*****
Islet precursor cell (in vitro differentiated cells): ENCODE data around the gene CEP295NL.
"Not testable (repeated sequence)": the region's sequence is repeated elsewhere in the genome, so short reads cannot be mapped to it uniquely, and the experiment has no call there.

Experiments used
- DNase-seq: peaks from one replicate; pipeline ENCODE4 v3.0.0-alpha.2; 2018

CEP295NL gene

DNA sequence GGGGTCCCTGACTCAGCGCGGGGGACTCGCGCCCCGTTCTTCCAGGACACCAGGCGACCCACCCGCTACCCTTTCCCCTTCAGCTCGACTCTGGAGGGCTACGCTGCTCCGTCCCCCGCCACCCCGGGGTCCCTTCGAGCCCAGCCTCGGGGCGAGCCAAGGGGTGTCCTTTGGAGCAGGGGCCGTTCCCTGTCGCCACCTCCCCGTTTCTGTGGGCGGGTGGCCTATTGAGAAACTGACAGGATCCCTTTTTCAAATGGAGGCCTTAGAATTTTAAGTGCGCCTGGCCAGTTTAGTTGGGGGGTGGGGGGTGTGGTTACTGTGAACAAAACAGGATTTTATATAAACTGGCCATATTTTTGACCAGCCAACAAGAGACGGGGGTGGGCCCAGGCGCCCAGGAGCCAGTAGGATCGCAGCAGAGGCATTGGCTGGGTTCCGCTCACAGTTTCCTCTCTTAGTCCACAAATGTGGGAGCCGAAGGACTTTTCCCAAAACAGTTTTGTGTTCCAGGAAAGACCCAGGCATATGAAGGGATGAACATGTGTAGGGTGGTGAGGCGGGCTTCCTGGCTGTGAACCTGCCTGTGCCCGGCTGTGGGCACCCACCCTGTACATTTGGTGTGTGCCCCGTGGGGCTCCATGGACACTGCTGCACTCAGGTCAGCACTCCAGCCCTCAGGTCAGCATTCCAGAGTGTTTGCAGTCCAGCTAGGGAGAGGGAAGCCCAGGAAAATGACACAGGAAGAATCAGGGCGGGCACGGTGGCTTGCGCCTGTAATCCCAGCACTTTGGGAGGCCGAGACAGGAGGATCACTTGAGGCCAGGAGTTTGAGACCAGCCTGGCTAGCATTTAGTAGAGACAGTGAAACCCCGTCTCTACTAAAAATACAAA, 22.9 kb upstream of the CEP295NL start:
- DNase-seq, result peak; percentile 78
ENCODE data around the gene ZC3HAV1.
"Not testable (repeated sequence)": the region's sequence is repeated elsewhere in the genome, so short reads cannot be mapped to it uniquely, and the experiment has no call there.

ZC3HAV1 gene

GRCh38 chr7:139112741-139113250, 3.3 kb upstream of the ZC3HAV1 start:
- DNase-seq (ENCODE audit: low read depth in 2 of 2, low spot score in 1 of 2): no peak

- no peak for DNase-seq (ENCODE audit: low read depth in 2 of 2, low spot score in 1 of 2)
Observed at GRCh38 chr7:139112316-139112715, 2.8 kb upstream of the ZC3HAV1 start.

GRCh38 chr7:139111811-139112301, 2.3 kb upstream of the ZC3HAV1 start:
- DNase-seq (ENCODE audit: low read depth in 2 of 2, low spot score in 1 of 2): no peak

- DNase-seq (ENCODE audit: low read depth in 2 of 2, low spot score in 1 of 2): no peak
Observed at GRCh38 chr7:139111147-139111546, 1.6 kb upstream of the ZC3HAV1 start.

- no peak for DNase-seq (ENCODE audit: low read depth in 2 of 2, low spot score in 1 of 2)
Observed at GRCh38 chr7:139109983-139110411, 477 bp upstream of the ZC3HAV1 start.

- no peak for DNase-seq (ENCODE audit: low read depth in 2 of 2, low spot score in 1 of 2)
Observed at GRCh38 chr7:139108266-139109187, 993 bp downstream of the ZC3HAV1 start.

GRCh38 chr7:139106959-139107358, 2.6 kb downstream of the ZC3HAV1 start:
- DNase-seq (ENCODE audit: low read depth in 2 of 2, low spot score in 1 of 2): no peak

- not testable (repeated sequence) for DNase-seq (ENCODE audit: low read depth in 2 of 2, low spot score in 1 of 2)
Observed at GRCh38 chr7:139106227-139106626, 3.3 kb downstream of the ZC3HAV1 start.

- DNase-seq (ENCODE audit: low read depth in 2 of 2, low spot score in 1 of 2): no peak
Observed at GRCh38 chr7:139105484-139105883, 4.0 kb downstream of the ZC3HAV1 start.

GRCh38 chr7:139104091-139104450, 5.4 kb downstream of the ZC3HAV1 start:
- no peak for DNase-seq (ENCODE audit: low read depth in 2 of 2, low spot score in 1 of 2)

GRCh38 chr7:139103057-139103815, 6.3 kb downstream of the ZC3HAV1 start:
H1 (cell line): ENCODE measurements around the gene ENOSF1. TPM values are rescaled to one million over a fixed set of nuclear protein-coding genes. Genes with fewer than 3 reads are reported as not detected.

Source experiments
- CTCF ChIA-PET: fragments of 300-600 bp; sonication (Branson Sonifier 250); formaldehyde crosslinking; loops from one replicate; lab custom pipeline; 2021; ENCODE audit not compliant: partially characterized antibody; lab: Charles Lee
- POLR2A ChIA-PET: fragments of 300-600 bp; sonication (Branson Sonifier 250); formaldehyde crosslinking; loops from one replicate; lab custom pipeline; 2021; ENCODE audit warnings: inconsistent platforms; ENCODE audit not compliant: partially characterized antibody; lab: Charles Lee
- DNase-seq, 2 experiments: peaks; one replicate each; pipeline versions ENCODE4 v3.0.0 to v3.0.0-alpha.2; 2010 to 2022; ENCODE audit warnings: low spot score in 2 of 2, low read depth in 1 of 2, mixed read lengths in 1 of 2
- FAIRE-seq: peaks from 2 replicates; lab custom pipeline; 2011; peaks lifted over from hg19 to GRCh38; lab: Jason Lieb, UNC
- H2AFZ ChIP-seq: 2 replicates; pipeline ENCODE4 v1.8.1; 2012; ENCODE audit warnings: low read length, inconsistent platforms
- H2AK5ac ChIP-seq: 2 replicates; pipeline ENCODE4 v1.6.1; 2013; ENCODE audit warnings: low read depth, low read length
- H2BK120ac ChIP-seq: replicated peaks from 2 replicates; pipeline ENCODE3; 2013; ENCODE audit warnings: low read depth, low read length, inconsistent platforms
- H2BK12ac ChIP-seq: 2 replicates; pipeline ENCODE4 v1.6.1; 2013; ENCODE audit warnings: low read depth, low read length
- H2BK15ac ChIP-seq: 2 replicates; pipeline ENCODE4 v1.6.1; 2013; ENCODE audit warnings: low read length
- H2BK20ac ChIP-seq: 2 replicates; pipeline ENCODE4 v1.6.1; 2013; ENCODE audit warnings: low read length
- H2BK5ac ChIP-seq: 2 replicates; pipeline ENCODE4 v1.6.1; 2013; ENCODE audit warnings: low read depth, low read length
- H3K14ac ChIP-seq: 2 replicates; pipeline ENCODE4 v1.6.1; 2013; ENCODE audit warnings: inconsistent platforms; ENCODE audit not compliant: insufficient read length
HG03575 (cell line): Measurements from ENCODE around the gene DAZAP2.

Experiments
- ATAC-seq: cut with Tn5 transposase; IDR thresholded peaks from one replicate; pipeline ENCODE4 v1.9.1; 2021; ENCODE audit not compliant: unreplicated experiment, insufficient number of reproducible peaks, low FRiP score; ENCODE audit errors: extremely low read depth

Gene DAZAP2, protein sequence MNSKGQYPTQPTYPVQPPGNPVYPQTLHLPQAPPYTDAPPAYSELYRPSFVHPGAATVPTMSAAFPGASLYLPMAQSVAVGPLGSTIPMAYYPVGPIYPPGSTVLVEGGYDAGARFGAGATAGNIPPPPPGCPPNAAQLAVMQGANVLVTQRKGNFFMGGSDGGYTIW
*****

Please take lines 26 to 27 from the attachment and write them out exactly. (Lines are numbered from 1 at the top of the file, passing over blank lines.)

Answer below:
Observed at GRCh38 chr7:139106227-139106626, 3.3 kb downstream of the ZC3HAV1 start.

- DNase-seq (ENCODE audit: low read depth in 2 of 2, low spot score in 1 of 2): no peak